"There was total freedom. Nothing was dogmatic. Everyone was willing to be creative." —Lygia Pape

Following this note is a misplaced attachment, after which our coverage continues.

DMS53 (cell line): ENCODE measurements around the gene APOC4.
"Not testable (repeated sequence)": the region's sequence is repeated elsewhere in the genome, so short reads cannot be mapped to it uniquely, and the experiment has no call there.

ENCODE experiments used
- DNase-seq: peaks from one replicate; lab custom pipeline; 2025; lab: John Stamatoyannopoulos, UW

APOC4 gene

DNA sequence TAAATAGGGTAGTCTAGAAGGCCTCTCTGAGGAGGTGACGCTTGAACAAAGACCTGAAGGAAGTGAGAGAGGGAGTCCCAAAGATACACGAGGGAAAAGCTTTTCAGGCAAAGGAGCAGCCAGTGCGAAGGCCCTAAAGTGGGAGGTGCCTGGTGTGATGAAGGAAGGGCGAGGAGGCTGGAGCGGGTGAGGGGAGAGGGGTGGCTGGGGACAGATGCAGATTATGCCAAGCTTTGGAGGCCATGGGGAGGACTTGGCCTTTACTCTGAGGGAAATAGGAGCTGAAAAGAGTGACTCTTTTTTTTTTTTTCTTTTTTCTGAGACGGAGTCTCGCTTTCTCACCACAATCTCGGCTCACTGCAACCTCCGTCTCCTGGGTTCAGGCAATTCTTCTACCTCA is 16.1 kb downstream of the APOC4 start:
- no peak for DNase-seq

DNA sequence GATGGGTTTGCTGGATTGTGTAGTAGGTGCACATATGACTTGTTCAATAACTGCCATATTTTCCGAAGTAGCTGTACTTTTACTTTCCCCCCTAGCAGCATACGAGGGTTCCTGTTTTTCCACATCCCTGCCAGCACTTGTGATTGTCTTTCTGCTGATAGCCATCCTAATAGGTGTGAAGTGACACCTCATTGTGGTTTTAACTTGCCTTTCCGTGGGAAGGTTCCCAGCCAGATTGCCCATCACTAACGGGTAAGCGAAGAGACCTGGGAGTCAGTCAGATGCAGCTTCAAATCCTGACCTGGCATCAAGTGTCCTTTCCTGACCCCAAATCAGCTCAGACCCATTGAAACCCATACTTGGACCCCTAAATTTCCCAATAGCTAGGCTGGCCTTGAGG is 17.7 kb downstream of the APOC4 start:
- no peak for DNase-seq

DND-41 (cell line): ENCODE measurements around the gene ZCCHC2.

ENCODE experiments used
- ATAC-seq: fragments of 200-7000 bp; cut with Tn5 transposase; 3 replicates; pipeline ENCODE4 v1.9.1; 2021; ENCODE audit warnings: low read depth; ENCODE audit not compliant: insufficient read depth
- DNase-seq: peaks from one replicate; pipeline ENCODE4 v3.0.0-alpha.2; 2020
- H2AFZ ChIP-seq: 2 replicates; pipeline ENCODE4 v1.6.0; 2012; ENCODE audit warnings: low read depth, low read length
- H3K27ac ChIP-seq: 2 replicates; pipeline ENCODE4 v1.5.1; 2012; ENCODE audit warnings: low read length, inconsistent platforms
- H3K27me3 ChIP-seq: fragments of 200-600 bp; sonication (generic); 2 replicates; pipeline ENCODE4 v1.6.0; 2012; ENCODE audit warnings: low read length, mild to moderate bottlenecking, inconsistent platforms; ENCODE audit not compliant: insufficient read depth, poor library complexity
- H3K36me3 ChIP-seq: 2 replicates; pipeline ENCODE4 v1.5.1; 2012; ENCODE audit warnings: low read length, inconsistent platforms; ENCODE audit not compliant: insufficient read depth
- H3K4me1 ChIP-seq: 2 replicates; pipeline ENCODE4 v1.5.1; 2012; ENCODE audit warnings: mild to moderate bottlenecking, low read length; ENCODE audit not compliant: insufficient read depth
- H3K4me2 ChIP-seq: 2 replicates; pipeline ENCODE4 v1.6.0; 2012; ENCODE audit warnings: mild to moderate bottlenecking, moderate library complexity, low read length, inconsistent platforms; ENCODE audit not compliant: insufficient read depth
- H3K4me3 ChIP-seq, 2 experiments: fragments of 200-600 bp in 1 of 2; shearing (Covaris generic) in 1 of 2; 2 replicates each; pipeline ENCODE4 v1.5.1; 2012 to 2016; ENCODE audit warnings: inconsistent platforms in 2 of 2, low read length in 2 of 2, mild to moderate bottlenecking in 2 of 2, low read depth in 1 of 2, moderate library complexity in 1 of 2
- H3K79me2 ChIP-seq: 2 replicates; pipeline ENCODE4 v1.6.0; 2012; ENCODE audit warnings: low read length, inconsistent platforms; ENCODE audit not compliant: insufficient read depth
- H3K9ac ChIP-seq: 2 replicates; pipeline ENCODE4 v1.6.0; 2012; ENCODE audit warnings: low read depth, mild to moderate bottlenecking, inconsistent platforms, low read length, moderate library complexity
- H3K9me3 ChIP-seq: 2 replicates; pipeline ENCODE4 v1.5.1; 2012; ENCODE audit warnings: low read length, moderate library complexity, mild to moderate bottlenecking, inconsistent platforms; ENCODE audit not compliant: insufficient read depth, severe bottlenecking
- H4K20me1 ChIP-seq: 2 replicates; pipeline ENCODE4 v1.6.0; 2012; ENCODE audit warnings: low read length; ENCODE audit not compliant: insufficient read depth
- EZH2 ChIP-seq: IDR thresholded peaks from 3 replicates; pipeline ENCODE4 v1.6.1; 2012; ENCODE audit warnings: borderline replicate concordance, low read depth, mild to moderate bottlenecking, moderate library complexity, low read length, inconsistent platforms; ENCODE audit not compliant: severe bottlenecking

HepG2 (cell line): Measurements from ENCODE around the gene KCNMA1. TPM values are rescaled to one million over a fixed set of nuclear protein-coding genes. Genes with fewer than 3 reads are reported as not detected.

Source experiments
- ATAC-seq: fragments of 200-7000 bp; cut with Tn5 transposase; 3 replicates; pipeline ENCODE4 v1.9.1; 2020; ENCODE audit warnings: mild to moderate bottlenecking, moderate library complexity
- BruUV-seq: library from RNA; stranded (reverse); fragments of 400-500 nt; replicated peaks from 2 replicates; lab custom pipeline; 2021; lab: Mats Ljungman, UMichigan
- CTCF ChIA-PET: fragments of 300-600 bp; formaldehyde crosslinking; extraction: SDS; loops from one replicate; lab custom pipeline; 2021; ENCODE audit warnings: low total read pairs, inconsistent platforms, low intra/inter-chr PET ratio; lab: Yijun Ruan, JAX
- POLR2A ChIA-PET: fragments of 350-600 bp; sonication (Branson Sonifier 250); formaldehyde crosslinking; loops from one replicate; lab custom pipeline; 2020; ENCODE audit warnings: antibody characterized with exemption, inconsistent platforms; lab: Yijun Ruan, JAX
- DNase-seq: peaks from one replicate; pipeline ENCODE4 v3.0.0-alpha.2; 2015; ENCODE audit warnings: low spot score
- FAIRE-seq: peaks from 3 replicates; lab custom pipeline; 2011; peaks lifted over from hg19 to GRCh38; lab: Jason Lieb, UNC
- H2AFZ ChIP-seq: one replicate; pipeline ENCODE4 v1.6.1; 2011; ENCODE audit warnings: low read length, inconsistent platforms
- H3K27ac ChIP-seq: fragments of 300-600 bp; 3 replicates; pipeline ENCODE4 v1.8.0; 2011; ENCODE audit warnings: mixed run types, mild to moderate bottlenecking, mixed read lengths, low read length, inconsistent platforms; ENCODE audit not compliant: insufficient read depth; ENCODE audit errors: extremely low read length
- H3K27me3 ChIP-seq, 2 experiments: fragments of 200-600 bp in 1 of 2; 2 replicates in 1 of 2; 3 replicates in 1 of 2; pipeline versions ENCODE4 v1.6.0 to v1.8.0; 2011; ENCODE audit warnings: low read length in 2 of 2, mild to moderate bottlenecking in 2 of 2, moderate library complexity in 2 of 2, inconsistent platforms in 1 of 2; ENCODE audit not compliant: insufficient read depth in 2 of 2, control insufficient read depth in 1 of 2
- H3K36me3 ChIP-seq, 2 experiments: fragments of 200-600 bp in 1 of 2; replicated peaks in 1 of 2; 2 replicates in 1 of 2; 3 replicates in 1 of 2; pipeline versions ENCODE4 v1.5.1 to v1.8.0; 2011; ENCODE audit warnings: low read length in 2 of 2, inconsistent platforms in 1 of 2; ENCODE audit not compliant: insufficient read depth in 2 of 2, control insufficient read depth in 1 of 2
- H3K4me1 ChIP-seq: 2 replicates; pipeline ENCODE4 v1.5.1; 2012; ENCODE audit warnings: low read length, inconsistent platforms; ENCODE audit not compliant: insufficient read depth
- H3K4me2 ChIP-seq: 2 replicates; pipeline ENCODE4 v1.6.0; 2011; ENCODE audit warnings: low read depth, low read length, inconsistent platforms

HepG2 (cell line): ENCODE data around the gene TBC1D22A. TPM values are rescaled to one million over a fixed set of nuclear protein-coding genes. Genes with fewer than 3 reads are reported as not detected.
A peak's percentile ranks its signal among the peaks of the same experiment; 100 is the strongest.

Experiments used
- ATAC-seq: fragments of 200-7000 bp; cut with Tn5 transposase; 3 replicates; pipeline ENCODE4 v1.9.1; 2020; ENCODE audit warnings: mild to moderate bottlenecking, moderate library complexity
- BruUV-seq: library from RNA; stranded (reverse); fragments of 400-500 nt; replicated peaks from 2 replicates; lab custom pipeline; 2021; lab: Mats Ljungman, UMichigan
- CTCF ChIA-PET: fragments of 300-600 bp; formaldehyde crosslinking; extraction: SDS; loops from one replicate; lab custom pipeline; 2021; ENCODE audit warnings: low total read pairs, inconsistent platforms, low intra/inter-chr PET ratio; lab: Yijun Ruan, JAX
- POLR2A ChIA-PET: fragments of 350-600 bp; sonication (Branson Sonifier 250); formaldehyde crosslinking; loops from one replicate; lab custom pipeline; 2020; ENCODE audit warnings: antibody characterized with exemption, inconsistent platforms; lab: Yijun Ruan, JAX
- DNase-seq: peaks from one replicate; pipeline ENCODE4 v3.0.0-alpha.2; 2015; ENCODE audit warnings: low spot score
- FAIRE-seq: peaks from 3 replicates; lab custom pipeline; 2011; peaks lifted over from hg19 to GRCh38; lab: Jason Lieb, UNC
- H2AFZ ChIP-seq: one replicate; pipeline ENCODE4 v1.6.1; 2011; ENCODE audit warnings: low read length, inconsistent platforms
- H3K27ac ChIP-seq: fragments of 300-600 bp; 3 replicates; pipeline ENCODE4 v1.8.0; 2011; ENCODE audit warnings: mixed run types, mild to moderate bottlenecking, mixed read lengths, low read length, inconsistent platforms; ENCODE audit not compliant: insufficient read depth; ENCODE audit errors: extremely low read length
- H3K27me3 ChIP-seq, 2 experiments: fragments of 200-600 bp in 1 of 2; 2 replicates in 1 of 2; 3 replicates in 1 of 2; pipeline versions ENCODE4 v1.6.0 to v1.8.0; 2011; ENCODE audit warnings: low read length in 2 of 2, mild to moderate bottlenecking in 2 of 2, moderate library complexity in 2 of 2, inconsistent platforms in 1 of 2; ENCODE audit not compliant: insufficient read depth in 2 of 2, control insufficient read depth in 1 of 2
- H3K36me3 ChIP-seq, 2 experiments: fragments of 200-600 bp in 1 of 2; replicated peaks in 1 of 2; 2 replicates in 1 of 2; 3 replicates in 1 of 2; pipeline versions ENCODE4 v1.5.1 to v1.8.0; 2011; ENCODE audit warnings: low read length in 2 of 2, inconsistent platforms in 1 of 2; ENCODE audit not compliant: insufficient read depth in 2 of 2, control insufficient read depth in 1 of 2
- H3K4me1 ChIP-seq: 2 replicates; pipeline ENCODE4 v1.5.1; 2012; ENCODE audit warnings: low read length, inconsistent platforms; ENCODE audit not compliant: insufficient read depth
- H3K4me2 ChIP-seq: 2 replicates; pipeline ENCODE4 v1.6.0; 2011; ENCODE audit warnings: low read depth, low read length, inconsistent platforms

Neo-Concrete Art was established in response to Concrete Art, which emphasized the use of planes and colors to convey objective scientific principles. The Swiss artist Max Bill, a major exponent of Concrete Art, had significant exhibitions in São Paulo, Brazil in the early 1950s, inspiring a younger generation of artists there. In 1959, the Neo-Concrete Manifesto was written by a group of artists in Rio de Janeiro—including Lygia Clark, Hélio Oiticica, and Lygia Pape—who shared a similar interest in abstract forms and the use of color but wanted to insert poetic, and sometimes political, meaning and a greater sense of freedom and flexibility into their work. The merging of art and life was crucial: painting was to be removed from its frame, sculpture taken down from its pedestal, and the work constantly subject to re-invention by its viewers. This led to developments in participatory and immersive art, as exemplified by Oiticica's penetrable environments and wearable sculptures or Pape's envisioning of a world without words in Book of Creation. The critic Ronaldo Brito called Neo-Concrete Art a "rupture" in Brazilian art history, one that would inspire later generations of artists in Brazil, including those practicing under the repressive military dictatorship between 1964 and 1985.